While the ocean liners started the revolution, what truly skyrocketed it was the coming of the jet aircrafts in the 1960’s. International and even intercontinental travels were significantly shortened. That gave the visitors more time to explore their destinations and created income for the hoteliers. Passenger flights were now common, and throughout the years started becoming cheaper and available for the wider audience.

Growing Interest in Hotels

1983 was the year when the hotel real estate market came to life. More people were interested in building and buying hotels. The interest in creating more of them grew and, as a matter of fact, hasn’t stopped growing ever since. That is why today we can choose from over 17.5 million guest rooms all around the globe.

One big move for the industry was selling the Intercontinental Hotels to the Japanese Seibu Holdings, Inc. by the Grand Metropolitan. It was one of the first major acquisitions that started the trend.

Going digital

What made the biggest difference, apart from the cheap flights, was the creation of the Internet. This global system of computer networks changed the World. It was the beginning of the hotel websites. Hotels could now advertise themselves and as a result, gain more visitors. Moreover, the guests can now rate their stay and either warn other travellers or persuade them to go to the certain location. It is now easy for them to find the hotel they like, in the perfect location, and even make the booking without leaving the comfort of their own house.

It did not take long for the Online Travel Agencies to emerge. They offer many travel related services for their visitors, mostly, however, booking possibilities for the hotels, cars and more. Typically they rely on a commision-based business model, requiring hotels to pay an average of a 15-20% commision for each booking made through their website. However, with time new OTAs start to appear, with different business models, letting go of the commision for other solutions. To manage this complicated network of online distribution channels, many hotels use the channel managers, designed specifically for that purpose.

Smartphones and tablets make the booking process even easier. People can now control almost every aspect of their journey from any place and at any given time. Each day apps emerge, not only for the hotels and OTAs but also innovative solutions for the travellers. They make any trip easier and any problem solvable.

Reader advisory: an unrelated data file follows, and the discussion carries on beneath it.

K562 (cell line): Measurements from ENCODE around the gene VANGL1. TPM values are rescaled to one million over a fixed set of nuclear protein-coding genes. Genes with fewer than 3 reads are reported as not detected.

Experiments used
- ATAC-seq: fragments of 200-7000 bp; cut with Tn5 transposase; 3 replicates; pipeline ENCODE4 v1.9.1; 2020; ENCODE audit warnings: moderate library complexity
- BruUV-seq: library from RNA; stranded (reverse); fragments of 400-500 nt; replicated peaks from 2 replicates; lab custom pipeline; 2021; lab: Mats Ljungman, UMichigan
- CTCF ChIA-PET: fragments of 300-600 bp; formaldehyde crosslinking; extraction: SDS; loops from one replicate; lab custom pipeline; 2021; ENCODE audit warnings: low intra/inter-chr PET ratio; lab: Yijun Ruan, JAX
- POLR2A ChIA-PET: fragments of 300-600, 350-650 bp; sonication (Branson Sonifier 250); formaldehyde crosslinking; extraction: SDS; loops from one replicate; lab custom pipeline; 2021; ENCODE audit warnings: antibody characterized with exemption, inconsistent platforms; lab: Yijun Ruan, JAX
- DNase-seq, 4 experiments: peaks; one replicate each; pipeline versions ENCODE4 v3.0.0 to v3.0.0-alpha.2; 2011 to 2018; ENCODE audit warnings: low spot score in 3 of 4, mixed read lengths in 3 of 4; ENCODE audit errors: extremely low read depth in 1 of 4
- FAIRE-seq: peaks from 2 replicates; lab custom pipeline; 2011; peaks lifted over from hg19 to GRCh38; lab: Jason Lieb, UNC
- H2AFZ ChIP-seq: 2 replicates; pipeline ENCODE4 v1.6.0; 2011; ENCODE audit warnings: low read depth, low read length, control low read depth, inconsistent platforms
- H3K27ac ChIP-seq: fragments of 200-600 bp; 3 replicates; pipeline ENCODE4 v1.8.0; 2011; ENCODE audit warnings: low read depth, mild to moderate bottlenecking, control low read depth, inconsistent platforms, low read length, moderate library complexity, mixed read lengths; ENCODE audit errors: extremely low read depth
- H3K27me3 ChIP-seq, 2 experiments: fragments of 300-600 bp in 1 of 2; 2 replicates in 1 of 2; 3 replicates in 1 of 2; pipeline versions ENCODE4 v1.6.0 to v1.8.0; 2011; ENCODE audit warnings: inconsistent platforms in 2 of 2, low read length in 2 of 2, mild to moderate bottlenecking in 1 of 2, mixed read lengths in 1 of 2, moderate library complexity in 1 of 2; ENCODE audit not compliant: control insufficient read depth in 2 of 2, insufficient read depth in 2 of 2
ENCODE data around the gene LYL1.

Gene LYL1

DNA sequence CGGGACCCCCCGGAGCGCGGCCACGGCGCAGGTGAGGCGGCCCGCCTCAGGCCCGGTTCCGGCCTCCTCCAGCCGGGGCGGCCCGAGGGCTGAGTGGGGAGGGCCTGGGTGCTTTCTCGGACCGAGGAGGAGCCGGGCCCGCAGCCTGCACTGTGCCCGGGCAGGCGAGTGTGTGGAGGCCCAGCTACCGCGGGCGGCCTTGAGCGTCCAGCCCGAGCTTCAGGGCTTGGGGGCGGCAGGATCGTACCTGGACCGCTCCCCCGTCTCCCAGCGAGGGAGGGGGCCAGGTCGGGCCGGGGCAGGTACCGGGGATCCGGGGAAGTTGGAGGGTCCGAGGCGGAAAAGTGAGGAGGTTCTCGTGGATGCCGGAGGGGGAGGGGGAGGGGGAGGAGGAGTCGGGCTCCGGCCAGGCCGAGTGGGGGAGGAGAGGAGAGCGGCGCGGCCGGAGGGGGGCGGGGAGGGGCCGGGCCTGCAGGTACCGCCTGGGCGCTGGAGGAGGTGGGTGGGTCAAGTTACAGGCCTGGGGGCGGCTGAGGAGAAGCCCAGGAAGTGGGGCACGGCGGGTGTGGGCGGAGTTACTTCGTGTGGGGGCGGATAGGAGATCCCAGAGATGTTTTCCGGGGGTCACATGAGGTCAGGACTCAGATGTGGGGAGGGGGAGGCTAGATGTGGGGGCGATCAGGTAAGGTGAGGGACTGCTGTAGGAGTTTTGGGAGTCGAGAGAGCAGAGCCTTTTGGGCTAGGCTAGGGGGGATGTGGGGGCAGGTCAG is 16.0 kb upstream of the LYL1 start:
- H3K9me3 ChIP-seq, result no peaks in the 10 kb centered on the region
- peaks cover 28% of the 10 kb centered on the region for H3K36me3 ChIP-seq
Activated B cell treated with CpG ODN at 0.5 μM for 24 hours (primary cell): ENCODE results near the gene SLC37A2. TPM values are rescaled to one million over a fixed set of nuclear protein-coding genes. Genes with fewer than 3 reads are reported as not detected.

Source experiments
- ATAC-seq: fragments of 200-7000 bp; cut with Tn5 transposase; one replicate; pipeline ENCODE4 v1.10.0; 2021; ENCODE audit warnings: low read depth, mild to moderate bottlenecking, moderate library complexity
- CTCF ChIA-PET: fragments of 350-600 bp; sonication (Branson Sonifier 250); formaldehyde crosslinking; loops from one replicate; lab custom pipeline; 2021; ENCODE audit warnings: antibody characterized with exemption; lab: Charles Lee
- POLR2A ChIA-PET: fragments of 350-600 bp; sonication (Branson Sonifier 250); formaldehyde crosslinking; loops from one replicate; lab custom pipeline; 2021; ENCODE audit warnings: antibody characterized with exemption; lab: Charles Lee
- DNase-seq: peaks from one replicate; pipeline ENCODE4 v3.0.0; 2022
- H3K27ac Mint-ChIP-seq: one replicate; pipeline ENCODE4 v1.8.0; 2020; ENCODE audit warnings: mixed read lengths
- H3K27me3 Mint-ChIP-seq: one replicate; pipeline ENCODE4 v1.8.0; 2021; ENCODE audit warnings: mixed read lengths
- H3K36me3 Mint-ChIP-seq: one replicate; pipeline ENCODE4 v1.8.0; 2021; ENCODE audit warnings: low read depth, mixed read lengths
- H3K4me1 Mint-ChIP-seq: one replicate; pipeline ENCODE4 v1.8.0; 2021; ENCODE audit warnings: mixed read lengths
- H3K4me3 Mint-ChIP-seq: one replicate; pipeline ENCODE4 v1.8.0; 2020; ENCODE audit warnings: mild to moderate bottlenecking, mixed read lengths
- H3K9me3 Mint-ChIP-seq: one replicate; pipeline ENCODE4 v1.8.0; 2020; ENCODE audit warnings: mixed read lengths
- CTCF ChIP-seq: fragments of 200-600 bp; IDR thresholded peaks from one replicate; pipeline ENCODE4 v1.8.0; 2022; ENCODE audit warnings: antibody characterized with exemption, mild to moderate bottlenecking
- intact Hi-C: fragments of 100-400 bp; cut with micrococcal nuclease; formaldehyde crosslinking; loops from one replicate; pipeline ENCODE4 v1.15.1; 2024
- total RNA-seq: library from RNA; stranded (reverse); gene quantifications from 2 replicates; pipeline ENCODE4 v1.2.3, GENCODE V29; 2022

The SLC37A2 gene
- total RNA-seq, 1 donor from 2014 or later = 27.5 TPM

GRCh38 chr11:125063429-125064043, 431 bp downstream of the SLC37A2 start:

Modern-day hotels

Today, the bar for the hoteliers is set very high. It becomes increasingly more difficult to please the guests. Those often exaggerated expectations lead to the creation of new hotel types. Modern hotels are bigger, more technologically advanced and more extravagant. We can now enjoy our stay in a designer hotel, an overwater bungalow or even an ice hotel or glass igloo. Recently capsule hotels are the novelty. These tiny rooms, called capsules or pods, are perfect for the travellers seeking for a cheap stay, without excessive luxuries.

We may actually observe a duality in the industry. With rising popularity of both budget and luxury hotels. It is the answer to the division between the travellers. While some want to save as much as possible, others like to use their holidays as an excuse to splurge on anything they want.

The future of the hotel industry

We’ve discussed the past of the hotel industry, but what could be its future? The obvious answer is automatization. Machines become a vital part of many hotels and with time we believe they will be crucial for their growth.

Today we can already see robots as receptionists and cleaning “staff”. They can give us new towels, bring us food and greet us at the entrance. The hotel rooms themselves are also technically advanced, with voice detection devices and advanced electronics.

The only logical next step is the Artificial Intelligence (AI). Although it will probably never completely take over, it will be a major part of the future hotels.

One thing we are sure of is that the future of the hotel industry truly is bright.